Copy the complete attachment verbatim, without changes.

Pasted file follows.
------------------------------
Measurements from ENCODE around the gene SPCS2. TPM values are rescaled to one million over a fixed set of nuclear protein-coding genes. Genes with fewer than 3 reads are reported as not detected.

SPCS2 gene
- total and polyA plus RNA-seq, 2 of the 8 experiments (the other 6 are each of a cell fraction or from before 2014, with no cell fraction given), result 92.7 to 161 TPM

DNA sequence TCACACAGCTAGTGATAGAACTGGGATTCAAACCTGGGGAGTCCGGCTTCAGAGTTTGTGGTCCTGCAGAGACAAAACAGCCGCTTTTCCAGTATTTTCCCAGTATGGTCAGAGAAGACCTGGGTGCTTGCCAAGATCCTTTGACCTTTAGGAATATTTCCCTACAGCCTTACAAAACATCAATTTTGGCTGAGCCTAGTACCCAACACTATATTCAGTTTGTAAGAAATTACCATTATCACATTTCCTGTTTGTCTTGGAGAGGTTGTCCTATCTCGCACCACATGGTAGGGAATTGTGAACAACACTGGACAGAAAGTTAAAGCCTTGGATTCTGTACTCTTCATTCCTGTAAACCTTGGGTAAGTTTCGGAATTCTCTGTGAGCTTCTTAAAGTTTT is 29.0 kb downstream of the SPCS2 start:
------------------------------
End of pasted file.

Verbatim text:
Measurements from ENCODE around the gene SPCS2. TPM values are rescaled to one million over a fixed set of nuclear protein-coding genes. Genes with fewer than 3 reads are reported as not detected.

SPCS2 gene
- total and polyA plus RNA-seq, 2 of the 8 experiments (the other 6 are each of a cell fraction or from before 2014, with no cell fraction given), result 92.7 to 161 TPM

DNA sequence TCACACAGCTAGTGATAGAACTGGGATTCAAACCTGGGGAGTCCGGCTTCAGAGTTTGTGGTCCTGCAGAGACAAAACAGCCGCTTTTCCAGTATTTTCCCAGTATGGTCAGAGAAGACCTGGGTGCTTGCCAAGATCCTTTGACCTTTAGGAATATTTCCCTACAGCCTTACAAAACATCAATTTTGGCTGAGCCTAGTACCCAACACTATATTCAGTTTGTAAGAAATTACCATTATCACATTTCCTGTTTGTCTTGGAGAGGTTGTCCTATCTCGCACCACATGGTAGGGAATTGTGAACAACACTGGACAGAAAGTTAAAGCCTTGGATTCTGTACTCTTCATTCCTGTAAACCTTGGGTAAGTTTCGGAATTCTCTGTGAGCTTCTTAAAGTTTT is 29.0 kb downstream of the SPCS2 start: